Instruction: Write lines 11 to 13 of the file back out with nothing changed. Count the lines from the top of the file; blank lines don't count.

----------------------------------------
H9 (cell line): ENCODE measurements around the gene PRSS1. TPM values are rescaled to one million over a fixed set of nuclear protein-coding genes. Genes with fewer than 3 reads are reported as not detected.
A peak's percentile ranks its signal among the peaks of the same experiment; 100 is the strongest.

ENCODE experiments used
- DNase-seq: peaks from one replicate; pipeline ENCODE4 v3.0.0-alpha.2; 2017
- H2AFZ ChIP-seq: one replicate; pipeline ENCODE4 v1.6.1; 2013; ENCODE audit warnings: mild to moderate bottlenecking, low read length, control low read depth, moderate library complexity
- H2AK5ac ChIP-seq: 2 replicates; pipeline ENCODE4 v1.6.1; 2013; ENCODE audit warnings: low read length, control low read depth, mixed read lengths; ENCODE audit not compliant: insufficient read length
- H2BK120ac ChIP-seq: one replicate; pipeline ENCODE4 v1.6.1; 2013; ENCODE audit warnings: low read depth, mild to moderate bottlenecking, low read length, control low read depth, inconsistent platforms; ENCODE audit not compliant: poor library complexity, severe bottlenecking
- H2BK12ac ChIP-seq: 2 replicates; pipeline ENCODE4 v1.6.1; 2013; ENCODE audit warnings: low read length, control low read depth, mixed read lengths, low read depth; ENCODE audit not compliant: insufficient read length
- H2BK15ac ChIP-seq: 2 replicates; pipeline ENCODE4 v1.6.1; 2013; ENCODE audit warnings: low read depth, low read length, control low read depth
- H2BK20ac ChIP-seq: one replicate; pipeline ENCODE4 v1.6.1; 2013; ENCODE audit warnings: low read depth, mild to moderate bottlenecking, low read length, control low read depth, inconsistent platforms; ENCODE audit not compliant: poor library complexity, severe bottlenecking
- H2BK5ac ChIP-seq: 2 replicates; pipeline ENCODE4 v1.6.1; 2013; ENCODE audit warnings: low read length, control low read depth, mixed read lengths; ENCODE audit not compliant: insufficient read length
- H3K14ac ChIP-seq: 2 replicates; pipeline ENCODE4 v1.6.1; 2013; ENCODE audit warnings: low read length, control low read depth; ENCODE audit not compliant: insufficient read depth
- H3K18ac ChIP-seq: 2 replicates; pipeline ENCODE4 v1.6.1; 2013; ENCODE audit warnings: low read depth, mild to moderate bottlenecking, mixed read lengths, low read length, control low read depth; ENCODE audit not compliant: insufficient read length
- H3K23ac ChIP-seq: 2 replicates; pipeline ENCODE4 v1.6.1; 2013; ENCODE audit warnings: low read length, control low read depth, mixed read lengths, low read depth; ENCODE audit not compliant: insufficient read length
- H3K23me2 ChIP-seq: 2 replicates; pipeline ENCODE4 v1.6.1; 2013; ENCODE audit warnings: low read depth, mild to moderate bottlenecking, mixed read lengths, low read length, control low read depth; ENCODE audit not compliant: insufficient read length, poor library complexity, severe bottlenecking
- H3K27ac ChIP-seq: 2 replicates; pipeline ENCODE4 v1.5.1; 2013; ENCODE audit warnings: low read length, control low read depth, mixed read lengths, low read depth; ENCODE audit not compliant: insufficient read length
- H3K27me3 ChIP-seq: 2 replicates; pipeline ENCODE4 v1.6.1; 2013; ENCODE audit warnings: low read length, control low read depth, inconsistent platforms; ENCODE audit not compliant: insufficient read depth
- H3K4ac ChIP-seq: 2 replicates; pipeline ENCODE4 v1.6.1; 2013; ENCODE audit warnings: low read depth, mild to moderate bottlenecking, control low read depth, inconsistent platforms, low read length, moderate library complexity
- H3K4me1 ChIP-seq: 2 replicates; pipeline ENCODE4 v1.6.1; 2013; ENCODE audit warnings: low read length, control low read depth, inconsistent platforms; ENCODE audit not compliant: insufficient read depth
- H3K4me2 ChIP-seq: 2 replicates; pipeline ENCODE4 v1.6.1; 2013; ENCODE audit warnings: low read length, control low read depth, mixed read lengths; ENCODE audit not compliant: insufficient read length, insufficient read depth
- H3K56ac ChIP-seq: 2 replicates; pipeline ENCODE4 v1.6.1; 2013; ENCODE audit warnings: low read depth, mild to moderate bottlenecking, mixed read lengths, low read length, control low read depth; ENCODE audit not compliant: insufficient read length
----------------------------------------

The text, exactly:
- H2BK5ac ChIP-seq: 2 replicates; pipeline ENCODE4 v1.6.1; 2013; ENCODE audit warnings: low read length, control low read depth, mixed read lengths; ENCODE audit not compliant: insufficient read length
- H3K14ac ChIP-seq: 2 replicates; pipeline ENCODE4 v1.6.1; 2013; ENCODE audit warnings: low read length, control low read depth; ENCODE audit not compliant: insufficient read depth
- H3K18ac ChIP-seq: 2 replicates; pipeline ENCODE4 v1.6.1; 2013; ENCODE audit warnings: low read depth, mild to moderate bottlenecking, mixed read lengths, low read length, control low read depth; ENCODE audit not compliant: insufficient read length